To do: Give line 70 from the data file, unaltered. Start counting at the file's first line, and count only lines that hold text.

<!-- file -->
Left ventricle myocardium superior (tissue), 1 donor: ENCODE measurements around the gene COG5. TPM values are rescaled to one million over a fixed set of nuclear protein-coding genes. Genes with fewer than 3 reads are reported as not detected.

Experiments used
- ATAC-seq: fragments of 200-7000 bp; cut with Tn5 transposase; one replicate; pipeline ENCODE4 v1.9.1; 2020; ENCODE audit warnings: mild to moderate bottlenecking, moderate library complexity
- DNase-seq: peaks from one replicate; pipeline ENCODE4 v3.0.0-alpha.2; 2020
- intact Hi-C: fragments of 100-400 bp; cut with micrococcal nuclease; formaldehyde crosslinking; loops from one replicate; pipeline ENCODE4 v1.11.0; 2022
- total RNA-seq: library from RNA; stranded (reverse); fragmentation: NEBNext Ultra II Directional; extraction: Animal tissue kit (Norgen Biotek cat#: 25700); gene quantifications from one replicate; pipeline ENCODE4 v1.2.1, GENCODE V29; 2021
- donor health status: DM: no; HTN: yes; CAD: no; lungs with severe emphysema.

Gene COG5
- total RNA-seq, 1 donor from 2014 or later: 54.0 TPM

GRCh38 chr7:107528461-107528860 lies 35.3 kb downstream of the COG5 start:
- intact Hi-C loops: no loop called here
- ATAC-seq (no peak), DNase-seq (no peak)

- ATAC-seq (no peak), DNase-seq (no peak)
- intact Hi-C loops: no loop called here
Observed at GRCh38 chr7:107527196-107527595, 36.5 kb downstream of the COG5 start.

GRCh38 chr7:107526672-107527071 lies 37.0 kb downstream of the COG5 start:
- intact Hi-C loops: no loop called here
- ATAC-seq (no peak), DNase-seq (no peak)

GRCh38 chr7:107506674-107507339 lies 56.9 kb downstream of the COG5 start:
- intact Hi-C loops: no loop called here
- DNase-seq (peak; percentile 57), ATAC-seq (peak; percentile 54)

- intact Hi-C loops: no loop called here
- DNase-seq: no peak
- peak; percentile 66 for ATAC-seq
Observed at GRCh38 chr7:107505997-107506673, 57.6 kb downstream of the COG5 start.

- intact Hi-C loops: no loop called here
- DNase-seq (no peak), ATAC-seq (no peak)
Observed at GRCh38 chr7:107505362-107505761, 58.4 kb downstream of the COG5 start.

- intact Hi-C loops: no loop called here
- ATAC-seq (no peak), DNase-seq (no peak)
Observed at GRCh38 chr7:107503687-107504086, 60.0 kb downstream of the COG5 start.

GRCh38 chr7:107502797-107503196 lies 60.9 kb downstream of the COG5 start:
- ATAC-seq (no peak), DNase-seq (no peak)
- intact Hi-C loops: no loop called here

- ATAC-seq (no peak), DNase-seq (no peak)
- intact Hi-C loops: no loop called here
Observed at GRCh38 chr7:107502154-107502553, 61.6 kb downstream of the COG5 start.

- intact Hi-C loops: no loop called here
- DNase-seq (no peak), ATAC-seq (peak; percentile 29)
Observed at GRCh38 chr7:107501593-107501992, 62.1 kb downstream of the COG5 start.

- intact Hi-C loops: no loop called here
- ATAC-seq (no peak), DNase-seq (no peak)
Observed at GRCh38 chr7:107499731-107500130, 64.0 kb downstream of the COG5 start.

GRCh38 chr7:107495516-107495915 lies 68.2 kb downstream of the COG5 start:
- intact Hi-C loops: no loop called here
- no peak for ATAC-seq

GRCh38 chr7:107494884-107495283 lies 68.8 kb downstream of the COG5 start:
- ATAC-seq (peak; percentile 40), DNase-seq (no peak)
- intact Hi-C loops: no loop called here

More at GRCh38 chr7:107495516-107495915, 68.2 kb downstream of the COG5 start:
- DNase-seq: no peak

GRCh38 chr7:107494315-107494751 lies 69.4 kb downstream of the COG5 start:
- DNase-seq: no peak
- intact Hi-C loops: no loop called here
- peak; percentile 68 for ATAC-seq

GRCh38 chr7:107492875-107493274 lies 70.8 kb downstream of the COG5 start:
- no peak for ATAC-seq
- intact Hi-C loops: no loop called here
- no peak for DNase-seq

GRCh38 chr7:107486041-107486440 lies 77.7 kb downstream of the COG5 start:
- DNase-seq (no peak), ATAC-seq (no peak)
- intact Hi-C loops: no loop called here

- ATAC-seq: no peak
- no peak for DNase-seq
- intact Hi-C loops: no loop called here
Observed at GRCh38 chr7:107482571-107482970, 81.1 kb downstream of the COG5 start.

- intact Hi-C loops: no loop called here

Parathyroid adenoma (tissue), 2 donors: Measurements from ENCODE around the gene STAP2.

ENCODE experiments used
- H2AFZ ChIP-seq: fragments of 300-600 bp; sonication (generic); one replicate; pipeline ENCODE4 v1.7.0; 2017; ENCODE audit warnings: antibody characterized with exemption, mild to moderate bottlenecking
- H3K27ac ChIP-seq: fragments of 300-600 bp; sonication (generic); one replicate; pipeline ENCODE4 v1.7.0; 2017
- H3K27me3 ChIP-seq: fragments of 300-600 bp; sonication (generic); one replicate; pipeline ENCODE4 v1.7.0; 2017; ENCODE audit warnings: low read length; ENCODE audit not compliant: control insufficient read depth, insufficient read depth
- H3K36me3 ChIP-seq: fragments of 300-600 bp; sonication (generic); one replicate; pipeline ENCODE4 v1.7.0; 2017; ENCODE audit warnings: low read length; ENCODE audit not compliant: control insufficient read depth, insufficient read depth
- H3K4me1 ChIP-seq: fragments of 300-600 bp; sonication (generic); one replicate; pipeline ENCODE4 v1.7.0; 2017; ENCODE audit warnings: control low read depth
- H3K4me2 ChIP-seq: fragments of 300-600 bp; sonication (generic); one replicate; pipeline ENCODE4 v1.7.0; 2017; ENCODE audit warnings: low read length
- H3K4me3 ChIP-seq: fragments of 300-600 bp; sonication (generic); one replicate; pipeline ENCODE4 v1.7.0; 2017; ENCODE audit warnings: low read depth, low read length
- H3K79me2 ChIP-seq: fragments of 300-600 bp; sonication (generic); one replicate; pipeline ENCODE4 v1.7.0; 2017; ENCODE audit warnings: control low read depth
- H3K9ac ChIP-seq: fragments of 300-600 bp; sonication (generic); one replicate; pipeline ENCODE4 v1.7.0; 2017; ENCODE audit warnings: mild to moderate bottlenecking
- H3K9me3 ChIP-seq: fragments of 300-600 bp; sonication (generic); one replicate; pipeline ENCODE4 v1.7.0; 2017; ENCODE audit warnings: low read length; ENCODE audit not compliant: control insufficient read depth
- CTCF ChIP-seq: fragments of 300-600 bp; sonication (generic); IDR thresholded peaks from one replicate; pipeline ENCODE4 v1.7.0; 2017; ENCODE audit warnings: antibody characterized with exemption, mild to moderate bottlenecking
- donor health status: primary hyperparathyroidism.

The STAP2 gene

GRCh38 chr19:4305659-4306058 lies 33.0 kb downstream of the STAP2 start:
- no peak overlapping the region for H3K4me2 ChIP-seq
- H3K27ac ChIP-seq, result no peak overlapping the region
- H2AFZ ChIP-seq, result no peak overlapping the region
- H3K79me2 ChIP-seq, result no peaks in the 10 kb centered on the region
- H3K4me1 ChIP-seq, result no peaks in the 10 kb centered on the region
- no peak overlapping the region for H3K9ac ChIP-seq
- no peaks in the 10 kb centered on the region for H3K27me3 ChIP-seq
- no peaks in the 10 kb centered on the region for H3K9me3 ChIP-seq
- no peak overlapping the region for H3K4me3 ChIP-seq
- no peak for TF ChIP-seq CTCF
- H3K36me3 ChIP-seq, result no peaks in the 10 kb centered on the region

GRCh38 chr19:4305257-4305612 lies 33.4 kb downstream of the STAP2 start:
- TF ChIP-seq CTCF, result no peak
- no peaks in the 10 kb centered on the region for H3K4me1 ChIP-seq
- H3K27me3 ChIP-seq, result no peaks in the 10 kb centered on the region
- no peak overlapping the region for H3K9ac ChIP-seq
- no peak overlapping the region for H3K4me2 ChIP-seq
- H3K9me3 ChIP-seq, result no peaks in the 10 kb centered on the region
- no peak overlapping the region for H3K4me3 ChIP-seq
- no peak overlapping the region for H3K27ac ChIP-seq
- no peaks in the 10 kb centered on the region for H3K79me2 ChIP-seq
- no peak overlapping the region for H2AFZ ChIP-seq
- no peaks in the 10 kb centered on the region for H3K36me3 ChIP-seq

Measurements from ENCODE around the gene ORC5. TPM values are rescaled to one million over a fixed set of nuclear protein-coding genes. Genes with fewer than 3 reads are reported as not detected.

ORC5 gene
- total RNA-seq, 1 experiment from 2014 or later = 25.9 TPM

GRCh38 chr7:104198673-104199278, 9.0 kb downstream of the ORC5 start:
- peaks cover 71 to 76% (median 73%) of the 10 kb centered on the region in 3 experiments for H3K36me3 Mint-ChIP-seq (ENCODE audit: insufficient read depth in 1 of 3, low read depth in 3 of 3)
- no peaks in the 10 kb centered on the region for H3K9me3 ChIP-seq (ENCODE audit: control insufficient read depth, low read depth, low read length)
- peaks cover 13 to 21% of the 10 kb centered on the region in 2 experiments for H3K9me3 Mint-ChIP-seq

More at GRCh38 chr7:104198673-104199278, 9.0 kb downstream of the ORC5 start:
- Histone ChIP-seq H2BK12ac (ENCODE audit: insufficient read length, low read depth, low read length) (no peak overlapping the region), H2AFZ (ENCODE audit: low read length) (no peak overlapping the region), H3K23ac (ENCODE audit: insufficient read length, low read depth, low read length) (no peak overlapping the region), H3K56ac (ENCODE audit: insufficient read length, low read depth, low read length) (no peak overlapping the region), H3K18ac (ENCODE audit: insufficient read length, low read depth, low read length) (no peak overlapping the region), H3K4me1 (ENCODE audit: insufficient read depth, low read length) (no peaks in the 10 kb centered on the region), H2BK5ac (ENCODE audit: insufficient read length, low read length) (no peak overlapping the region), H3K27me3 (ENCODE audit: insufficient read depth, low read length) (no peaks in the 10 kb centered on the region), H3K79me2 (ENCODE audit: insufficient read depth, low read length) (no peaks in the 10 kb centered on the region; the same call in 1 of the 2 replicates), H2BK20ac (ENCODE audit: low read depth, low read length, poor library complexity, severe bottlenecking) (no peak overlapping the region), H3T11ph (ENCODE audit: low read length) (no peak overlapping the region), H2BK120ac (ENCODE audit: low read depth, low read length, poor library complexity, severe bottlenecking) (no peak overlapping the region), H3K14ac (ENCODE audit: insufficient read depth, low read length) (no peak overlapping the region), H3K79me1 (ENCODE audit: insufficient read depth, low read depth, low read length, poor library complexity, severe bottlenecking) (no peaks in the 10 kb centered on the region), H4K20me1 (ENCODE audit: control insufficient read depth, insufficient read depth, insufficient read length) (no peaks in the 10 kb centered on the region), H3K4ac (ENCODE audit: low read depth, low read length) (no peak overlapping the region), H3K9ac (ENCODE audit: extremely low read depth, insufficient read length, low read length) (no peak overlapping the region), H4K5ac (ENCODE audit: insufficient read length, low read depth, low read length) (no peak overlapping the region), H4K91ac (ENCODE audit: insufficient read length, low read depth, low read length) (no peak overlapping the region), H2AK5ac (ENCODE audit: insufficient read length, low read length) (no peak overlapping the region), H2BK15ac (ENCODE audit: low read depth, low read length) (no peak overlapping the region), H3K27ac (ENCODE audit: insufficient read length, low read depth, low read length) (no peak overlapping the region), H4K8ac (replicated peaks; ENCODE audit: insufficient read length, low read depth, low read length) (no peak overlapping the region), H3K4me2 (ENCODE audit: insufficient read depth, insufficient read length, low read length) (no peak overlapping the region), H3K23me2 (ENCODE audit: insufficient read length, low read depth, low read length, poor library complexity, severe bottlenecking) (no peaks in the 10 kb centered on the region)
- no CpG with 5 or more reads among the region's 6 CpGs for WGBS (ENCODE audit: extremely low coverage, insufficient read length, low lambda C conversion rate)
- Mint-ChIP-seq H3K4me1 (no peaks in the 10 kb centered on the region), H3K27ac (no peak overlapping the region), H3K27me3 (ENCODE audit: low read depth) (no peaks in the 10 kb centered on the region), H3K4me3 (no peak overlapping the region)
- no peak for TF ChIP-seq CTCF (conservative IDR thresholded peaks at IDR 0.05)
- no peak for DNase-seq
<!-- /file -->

- H2AFZ ChIP-seq: fragments of 300-600 bp; sonication (generic); one replicate; pipeline ENCODE4 v1.7.0; 2017; ENCODE audit warnings: antibody characterized with exemption, mild to moderate bottlenecking